I love that Ted Nesi kicked off his weekend column by invoking the concept of conventional wisdom. It’s a topic that came up often last week about why RI Future does what it does in the manner in which we tend do it.
Conventional wisdom, I explained to Ted in an email, is why I devote so many posts to critiquing the mainstream media (here in RI, one newspaper and one or two radio and TV stations each) and the marketplace of ideas (the rest of the collection of communicators who, from Twitter to TV, broadcast our thoughts): for good, bad or indifferent this relatively-random though not-all-that-eclectic chattering class is largely responsible for what the rest of the residents know about Rhode Island. We foment and solidify conventional wisdom.
Think about it: most Rhode Islanders don’t actually know the first thing about life on Smith Hill or local politics beyond the headlines, tweets and soundbites that the chattering class feeds them – some of whom themselves are getting their information second hand! I almost wrote a piece a few weeks back about how, of course, the media is responsible for Chafee’s approval rating – whatever it happens to be – the real question is whether he deserves the approval rating he has.
Conventional wisdom is also what makes Forbes blogger Ted Siedle’s posts on Raimondomania so politically consequential for Rhode Island. He wrote his first post in response to an Institutional Investor article that said she “defies conventional pension wisdom.”
But prior to the Siedle posts conventional wisdom in Rhode Island held that Gina Raimondo was a benevolent reformer who had enriched Rhode Island at the expense of the unions (which, by the way, the chattering class, as an organism, tries real hard to paint as Public Enemy #1). Sure, Mike Downey and I had publicly called her a Wall Street Democrat, but we’re part of what the chattering class by and large sees as the dastardly special interest known as labor. And, for what it’s worth, me and Mike are pretty easily dismissed by said chattering class…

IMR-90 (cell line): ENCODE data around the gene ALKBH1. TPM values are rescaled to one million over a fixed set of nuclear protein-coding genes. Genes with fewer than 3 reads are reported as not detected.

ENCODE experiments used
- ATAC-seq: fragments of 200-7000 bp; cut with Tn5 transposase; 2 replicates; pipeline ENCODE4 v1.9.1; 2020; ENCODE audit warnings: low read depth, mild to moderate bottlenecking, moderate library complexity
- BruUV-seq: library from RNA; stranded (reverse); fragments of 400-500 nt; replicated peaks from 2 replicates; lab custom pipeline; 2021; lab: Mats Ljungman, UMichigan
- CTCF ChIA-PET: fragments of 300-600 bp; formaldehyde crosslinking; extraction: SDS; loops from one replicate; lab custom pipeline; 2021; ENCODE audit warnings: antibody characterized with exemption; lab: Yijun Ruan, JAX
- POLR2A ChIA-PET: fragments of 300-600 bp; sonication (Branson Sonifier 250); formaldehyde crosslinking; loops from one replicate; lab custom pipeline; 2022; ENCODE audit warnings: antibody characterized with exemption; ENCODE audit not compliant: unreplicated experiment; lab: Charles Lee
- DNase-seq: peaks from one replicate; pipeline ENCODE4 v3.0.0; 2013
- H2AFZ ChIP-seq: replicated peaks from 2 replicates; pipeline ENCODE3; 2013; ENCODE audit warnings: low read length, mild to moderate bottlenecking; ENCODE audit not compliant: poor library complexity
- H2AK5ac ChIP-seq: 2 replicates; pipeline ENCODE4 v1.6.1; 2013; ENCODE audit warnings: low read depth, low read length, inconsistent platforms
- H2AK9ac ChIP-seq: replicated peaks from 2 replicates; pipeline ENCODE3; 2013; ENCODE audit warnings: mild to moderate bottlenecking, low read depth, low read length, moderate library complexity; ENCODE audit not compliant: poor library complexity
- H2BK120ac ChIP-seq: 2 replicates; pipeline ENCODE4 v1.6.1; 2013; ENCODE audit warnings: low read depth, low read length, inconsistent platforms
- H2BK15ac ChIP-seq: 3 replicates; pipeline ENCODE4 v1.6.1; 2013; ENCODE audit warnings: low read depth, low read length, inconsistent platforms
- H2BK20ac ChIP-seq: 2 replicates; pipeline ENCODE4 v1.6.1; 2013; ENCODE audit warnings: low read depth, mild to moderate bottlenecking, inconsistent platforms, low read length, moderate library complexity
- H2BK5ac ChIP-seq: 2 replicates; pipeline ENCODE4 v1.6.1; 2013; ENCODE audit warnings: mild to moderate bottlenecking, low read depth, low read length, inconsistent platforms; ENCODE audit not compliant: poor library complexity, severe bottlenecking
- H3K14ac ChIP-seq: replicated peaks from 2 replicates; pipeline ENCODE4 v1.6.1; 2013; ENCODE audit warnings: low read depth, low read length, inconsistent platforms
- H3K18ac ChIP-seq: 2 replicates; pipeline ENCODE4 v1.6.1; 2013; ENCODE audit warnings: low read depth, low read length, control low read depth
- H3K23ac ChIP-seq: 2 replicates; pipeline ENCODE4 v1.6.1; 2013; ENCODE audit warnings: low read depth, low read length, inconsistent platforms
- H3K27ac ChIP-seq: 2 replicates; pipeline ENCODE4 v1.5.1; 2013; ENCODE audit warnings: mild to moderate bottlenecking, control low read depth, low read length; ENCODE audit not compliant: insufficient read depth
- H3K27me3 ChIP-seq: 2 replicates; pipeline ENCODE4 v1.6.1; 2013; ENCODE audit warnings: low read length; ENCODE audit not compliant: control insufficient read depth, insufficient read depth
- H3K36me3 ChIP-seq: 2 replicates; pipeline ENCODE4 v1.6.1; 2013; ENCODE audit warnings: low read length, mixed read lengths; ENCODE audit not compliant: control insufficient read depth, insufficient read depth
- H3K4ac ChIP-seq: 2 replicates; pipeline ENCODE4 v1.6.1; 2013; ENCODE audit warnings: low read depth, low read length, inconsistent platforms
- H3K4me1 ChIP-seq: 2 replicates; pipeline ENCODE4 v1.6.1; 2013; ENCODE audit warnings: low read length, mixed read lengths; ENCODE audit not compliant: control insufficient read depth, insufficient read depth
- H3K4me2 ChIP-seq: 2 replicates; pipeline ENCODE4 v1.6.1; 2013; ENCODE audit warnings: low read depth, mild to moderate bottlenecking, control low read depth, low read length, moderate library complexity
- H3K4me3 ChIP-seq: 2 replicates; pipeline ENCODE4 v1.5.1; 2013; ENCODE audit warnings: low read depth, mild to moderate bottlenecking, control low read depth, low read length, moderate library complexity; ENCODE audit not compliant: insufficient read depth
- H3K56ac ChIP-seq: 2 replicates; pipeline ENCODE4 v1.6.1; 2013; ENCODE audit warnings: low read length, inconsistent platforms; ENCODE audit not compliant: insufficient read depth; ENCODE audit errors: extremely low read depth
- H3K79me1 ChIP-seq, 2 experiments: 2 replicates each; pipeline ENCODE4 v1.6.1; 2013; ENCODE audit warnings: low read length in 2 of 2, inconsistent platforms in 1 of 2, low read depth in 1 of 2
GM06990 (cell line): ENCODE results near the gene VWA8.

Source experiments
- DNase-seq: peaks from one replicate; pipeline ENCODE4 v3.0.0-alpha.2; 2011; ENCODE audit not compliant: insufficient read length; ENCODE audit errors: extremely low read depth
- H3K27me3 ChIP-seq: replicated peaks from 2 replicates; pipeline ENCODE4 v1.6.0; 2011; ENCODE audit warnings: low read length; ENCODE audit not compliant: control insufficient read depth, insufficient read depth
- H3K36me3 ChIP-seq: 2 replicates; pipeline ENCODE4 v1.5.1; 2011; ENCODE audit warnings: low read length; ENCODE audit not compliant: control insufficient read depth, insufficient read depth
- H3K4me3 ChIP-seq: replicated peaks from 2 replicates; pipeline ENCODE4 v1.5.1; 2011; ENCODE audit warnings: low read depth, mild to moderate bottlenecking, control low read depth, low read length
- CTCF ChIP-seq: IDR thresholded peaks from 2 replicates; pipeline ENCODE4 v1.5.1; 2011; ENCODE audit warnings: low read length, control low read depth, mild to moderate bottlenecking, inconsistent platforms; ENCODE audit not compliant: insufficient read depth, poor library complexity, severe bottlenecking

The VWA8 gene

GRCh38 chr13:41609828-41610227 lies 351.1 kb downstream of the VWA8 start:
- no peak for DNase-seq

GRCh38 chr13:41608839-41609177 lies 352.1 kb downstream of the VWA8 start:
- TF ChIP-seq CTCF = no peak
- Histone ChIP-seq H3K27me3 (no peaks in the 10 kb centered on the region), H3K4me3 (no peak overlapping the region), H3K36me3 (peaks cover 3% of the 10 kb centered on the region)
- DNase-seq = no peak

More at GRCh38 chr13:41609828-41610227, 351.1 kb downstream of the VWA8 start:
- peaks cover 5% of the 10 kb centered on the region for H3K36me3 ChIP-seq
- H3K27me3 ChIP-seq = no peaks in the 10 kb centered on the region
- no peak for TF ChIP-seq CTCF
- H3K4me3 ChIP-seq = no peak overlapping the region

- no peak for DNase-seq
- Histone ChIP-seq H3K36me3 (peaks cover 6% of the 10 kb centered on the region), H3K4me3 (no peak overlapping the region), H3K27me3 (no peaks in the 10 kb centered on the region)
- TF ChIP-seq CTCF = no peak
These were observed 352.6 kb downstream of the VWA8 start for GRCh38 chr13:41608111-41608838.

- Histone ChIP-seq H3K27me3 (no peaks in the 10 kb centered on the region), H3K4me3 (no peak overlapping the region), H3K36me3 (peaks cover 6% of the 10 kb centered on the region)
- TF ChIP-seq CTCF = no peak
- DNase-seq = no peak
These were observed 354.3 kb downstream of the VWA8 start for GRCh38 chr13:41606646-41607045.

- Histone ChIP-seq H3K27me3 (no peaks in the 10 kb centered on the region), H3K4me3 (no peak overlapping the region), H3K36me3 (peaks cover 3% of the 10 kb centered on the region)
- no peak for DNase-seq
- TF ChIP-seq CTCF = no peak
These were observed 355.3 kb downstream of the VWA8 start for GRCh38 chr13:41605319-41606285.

…A Forbes.com columnist known as the Sam Spade of Money Management, not so much though.
The Siedle posts pointed out the indisputable fact that the manner in which Raimondo has invested the state’s pension fund will be a huge boon for the hedge fund managers and venture capitalists who get the work while many experts including Warren Buffett believe it is a bad bet for Rhode Island. That hadn’t been reported yet.
I believe the Siedle posts shifted the conventional wisdom on Gina Raimondo. Whereas it once held that she had taken from labor and given to the taxpayer, it now also holds that she then subsequently gambled that windfall with her Wall Street cronies who are the only guaranteed winners in ever-unfolding drama that conventional wisdom dubbed “pension reform” until Forbes.com called it “a money grab.”